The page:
|President Ronald Reagan|
Once upon a time, well just 40 years ago actually, if you worked hard all your life you'd probably come out better than you started. It wasn't just a line they fed to lure you here.
It was true -- you stood a good chance of making real progress with your life. In those days, which were your parents’ days, a more tightly regulated economy lifted all boats, not just the big yachts at the top.
There used to be a very strong middle class in America who were the envy of the world, and their unprecedented purchasing power drove the dynamo of the American century.
So what happened? Well, first the Ronald Reagan administration happened.
That era saw the mass changeover from productivity to finance, it saw America's rich find more effective ways to grow their own wealth. Instead of producing goods they switched over to playing the markets, private gain trumped public obligation, special interests trumped the common good.
Since Reagan's inauguration in 1980 we've now developed a financial inequality that's so extreme it's actually worse now than any time since the late 1920s (in the years just prior to the Great Depression).
But while ordinary people are struggling to get by our top corporations are enjoying the highest corporate profit margins in the history of this nation, combined with one of the highest unemployment rates in history.
Employers are also paying the lowest wages in history as a percent of the economy. According to an analysis by Moody’s Analytics this week, profitability in non-financial firms surged in recent quarters to fifteen percent, a level not seen since the late 1960's.
So President Obama was correct last week when he said our private sector is doing fine. There's simply no question about that. It's the best of times for the lucky few and the worst of times for the many.
Giving more tax breaks to corporations that are already stuffed with cash is not going to lead to change. It's the lack of demand that's really hammering our economy and impeding investment.
Some conservatives like to tell you that American jobs only exist because “wealth creators” create them. That's nonsense.
Jobs only exist because there are customers that can afford to buy products. But they can't do that if they don't have the cash.
If you're one of the many people who visited a store last week and hesitated to make a purchase whilst you calculated if you could afford it, you participated in a dangerous cycle. If you turned around and walked out things just got worse.
If instead you're one of those people who rarely have to calculate whether you can afford something, well good for you. The problem is there aren't enough of you to save the rest us from the tightening vice. The crumbs from your table aren't going to be enough.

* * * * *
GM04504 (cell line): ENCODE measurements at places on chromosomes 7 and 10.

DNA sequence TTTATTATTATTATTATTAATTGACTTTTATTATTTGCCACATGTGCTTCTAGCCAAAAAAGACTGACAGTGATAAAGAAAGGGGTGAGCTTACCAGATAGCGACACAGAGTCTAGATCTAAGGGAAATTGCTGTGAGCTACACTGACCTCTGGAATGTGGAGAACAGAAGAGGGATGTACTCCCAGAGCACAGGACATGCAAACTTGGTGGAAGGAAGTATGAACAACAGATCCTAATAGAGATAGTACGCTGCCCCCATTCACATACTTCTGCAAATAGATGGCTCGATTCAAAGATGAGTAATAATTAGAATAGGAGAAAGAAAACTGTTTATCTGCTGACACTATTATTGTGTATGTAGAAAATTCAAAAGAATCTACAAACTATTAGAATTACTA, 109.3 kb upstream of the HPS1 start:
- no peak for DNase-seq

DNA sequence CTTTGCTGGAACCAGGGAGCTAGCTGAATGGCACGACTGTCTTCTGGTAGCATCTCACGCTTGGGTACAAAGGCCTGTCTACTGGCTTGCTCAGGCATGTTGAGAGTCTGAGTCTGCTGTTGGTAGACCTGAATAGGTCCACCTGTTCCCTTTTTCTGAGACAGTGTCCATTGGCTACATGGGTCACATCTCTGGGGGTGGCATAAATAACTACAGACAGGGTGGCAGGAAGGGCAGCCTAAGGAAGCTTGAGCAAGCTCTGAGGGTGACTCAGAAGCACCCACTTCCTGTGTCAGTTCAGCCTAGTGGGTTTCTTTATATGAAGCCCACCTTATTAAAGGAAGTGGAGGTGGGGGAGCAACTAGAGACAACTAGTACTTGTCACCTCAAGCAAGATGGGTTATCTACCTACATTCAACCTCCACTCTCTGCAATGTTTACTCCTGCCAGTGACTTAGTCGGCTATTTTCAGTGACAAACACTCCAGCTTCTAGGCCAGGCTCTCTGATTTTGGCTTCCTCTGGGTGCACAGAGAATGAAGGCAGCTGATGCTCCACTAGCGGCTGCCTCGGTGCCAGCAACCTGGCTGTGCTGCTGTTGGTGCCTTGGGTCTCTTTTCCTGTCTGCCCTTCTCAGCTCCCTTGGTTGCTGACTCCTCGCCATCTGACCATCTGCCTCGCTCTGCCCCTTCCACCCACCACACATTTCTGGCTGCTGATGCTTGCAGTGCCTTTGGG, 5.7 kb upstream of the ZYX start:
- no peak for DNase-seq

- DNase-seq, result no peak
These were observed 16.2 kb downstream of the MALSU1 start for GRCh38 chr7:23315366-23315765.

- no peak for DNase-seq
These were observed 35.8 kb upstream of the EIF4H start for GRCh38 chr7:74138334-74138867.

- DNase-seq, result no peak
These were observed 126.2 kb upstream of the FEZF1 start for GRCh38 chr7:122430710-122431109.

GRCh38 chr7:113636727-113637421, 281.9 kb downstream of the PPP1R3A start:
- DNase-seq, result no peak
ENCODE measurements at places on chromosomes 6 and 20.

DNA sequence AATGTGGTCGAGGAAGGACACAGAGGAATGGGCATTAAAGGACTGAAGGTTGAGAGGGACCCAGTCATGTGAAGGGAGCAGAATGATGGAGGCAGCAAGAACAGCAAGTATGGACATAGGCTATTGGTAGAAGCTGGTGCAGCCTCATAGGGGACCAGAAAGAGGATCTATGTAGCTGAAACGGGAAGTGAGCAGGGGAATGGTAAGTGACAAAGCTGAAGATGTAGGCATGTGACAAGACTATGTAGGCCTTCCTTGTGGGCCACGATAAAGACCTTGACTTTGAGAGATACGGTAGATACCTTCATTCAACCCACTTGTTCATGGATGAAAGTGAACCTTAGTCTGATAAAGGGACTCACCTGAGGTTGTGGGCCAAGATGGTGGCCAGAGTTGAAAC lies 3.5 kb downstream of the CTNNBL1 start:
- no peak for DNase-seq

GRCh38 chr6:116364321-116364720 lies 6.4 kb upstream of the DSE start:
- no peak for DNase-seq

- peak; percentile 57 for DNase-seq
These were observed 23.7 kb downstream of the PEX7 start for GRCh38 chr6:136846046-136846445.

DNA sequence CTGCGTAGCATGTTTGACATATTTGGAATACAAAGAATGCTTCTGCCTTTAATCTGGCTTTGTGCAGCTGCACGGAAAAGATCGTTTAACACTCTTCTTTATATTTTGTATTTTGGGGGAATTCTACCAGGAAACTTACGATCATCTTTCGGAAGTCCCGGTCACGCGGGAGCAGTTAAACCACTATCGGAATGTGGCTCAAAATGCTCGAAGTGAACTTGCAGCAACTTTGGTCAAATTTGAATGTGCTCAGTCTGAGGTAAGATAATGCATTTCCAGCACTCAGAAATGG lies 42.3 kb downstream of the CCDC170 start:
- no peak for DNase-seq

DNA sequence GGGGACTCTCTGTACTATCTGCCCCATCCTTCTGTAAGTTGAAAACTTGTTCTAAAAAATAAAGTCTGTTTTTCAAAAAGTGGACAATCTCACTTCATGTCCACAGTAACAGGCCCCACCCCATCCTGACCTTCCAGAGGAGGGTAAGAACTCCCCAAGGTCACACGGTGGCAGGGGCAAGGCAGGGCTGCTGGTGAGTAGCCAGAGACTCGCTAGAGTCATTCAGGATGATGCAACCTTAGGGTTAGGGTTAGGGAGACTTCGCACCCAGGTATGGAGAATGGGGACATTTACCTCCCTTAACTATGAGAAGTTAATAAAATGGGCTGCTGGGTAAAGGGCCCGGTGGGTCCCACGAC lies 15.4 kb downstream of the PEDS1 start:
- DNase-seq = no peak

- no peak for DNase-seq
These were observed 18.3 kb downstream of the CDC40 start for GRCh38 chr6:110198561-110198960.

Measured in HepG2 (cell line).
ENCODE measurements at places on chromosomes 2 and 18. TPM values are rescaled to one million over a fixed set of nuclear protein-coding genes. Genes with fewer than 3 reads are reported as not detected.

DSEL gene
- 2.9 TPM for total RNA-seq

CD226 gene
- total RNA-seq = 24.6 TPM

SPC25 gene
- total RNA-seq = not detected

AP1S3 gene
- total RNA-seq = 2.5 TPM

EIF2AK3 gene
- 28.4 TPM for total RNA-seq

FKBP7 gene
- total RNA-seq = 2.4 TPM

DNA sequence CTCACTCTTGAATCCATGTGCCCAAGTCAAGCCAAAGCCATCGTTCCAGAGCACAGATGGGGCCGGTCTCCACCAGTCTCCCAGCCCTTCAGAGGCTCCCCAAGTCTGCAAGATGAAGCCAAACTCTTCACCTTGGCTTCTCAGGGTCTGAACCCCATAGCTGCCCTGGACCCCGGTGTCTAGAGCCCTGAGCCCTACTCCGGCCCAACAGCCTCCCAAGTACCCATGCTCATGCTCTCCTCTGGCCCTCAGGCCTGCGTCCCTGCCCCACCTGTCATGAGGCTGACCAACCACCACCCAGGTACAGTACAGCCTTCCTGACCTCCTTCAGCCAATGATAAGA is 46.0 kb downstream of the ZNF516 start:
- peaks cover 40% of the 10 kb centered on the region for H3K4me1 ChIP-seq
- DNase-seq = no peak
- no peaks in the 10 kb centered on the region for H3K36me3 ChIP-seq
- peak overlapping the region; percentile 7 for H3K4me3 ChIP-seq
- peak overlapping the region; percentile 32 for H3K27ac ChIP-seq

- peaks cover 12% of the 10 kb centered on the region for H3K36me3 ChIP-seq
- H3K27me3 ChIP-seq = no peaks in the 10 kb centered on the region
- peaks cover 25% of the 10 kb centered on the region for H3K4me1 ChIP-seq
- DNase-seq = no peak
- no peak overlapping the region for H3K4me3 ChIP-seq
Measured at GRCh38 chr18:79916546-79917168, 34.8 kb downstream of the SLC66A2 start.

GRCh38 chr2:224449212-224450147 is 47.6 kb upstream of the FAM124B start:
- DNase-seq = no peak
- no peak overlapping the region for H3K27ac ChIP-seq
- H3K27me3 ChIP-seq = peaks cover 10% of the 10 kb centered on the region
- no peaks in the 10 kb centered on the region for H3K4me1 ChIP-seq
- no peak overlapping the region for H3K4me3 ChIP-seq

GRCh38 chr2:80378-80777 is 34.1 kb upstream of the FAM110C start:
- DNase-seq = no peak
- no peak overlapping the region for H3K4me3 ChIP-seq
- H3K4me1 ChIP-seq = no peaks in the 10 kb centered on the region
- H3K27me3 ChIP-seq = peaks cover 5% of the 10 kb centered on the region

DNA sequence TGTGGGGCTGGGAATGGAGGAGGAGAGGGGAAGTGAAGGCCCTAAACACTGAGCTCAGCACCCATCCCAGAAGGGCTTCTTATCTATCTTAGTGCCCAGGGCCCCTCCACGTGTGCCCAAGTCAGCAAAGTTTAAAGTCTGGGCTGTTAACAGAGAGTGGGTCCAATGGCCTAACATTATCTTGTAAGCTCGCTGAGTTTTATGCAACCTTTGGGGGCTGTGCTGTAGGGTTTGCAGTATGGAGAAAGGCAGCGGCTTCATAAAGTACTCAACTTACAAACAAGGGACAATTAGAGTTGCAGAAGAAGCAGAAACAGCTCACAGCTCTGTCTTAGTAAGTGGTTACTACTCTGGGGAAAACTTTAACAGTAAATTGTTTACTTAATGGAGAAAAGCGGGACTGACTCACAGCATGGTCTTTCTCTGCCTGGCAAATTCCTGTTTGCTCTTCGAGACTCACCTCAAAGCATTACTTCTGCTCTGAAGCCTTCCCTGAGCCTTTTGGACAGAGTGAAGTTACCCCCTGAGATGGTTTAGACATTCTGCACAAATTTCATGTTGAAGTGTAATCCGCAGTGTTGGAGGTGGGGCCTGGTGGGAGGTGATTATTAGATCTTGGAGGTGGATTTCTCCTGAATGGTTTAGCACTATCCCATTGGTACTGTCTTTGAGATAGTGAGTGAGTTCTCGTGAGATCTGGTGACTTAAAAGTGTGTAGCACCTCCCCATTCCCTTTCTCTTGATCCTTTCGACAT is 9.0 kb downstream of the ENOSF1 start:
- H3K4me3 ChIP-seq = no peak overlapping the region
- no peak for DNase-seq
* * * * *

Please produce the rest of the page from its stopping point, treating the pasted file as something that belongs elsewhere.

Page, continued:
Of course there are different realities in America. It's why I love livening in New York. It's a democratic city that affords you instructive glimpses into the gulf between rich and poor every time you walk a city block.
It's instructive to walk down to Tribeca, the real seat of the city's wealth now, where you can enter the Harry Potter alternate reality of the financial district. Doormen in white gloves will sweep you into the most expensive looking apartment buildings on the planet.
Upscale lifestyle facilities abound. Yachts bigger than small villages are anchored to the nearby Hudson with immediate access to leafy outdoor restaurants.
If there's a recession on, they haven't got the memo in Tribeca. They live, most of them, in that other America, in Mitt Romney's America, and it's still morning in that America. If you want the next four years to look like the last ten you should vote for him.
To clarify, I don't mind rich people. I don't think rich people are the problem individually. I think that the political party that panders exclusively to them and works against everyone else in the nation is the problem.
I’m not the only one who thinks this. For example David Stockman, Ronald Reagan's director of the Office of Management and Budget who wrote a prescient New York Times op-ed piece in 2010, agrees.
America's increasingly partisan politics is destroying not just the economy and capitalism, but the American dream he wrote. "If there were such a thing as Chapter 11 for politicians, the Republican push to extend the unaffordable Bush tax cuts would amount to a bankruptcy filing. The nation's public debt will soon reach $18 trillion,” he warned.
That kind of debt cries out for “austerity and sacrifice,” he wrote. Instead, Romney and the GOP insist that the nation's richest taxpayers should be spared even a three-percentage-point rate tax increase.
"Republicans used to believe that prosperity depended upon the regular balancing of accounts," Stockman wrote, "in government, in international trade, on the ledgers of central banks and in the financial affairs of private households and businesses too."
No longer. From 2002 to 2006 the top 1% of Americans received two-thirds of the gain in national income, while the bottom 90% got only 12%.
This growing wealth gap is not the market's fault. It's the fault of decades of bad economic Republican policy. It seems unfathomable that we are being asked to embrace it for yet another presidential cycle.